NEW PORT RICHEY — To counter a growing shortage of manufacturing-sector workers, the AmSkills program is using industry-led hands-on training with European-style apprenticeships.

Tom Mudano, is executive director of the local program of the American Manufacturing Skills Initiative. The AmSkills program is based at Marchman Technical College.

The pre-apprenticeship program teaches applicants skills for career tracks in mechatronics, machining and industrial maintenance, Mudano explained.

People who enjoy working with their hands and building things might be ideal candidates. Residents unsure about their career path but want a well-paying job and career without amassing huge college debt should explore AmSkills, Mudano suggests.

Pre-apprenticeship program is about 80 percent hands-on skills training, tours of local manufacturers, preparation for job interviews and coaching, and placements in paid semi-skilled or skill apprenticeships.

After introductory programs, candidates go through 90 days of a “manufacturing career launch phase” by working at a manufacturer deemed to be the best fit for an Am Skills trainee.

Each candidate gets an AmSkills coach and a manufacturer’s mentor to help them stay on track.

President Donald Trump has created a pledge to increase the workforce. Mudano was invited to a Trump business roundtable during his July 31 visit to Tampa.

“We’ve made a lot of progress so far,” Mudano said during a July 31 interview. Pasco Commissioner Kathryn Starkey has sought to boost the program here.

More than 100 students are enrolled in a manufacturing academy in Pinellas, Mudano said, and he hopes to launch a similar Pasco academy by next school year.

Many high-schoolers often go into service jobs, so AmSkills can broaden their options. Adults also can check into a three-month version of the program.

One trainee had to rely on a bicycle to get to work. He got help saving money to get a motorcycle and then a truck, Mudano said.

“We become a vetting process for the manufacturers,” Mudano said. “We run it as if they’re coming to work. They clock in and clock out. If they’re not showing up here, we are not helping them get a job.”

A counselor, Paul Broderick, wanted to change careers and find a job where he used his hands. “I almost wish I had done this instead of going to college, to be honest with you,” he said, adding AmSkills is a “a great place” because he likes working with drill presses and other manual machining.

A tracking board helps trace progress of youth and adult AmSkills trainees in each county and company, Mudano said.

Diane Jones of DJ Public Relations, highlighted some trends:

● Every dollar spent in manufacturing adds $1.37 to the U.S. economy, and every 100 jobs in a manufacturing facility creates an additional 250 jobs in other sectors.

● Over the next decade, nearly 3.5 million manufacturing jobs likely need to be filled and the skills gap is expected to result in 2 million of those jobs going unfilled.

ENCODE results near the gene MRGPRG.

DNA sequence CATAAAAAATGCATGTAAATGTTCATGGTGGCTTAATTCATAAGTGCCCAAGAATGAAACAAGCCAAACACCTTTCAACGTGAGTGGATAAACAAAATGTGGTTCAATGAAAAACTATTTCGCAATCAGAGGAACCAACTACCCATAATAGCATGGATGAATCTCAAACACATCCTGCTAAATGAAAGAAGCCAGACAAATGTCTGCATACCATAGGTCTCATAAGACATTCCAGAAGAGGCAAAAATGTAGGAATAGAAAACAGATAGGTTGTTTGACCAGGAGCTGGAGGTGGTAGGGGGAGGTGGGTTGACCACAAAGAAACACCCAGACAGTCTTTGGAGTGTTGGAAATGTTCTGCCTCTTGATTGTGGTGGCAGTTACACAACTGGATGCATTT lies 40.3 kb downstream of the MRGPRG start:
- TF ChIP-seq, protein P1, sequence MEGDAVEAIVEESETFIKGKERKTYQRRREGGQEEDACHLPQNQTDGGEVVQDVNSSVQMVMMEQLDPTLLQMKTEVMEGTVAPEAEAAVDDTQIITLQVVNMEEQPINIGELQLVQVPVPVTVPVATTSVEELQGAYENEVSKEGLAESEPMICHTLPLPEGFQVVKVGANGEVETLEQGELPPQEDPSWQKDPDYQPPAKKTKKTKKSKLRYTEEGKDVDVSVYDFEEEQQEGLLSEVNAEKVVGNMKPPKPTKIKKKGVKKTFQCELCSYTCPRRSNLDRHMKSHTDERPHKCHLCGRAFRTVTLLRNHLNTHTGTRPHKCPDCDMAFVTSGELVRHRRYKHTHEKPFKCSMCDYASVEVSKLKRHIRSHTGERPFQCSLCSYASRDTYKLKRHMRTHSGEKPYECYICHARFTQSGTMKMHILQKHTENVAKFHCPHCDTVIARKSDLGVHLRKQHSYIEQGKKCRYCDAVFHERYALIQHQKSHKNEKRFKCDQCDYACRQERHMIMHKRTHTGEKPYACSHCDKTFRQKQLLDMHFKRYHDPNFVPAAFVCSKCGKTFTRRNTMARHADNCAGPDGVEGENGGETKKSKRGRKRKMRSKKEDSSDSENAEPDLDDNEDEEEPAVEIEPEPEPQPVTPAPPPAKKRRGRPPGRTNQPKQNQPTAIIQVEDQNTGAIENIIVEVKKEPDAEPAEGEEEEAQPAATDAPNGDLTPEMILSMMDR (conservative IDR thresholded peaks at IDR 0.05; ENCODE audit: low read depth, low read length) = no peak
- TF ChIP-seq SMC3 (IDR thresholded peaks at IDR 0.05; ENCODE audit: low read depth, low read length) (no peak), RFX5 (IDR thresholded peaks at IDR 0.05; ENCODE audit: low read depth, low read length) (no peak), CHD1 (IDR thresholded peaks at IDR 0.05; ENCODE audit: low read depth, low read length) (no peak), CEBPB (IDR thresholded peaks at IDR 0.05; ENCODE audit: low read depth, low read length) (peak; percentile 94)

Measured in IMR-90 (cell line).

● There are two major contributing factors to the widening gap — baby boomer retirements and economic expansion. An estimated 2.7 million jobs are likely to be needed as the existing workforce retires, while 700,000 jobs are likely to be created due to natural business growth.

● 80 percent of manufacturing executives reported they are willing to pay more than the labor market rates in workforce areas reeling under talent crisis. Still, six out of 10 positions remain unfilled due to the talent shortage.

● The Public Perception of Manufacturing series conducted over the past six years by the Manufacturing Institute and auditing and professional services consulting firm DeLoitte consistently reveals that while Americans consider manufacturing among one of the most important domestic industries for maintaining a strong national economy, they rank it low as a career choice for themselves. Moreover, only 37 percent of respondents in the 2015 study indicated they would encourage their children to pursue a manufacturing career.

● Creating a supply of workers with manufacturing skills — engineering, skilled trades, and production — will be critical to the future competitiveness of companies and the industry as a whole.

● Executives indicated that involvement with local schools and community colleges, as well as external training and certification programs, help them in closing the gap.

AmSkills gets funding from Pasco, Pinellas and Hernando counties. Mudano isn’t sure of the impact on funds if voters approve a state constitutional amendment that would increase the homestead exemption that will be on the General election ballot in November. The higher exemption could decrease tax revenue for the counties.

For more information, go to the website at www.amskills.org. Contact Mudano at 727-301-1282, ext. 122, or tmudano@amskills.org.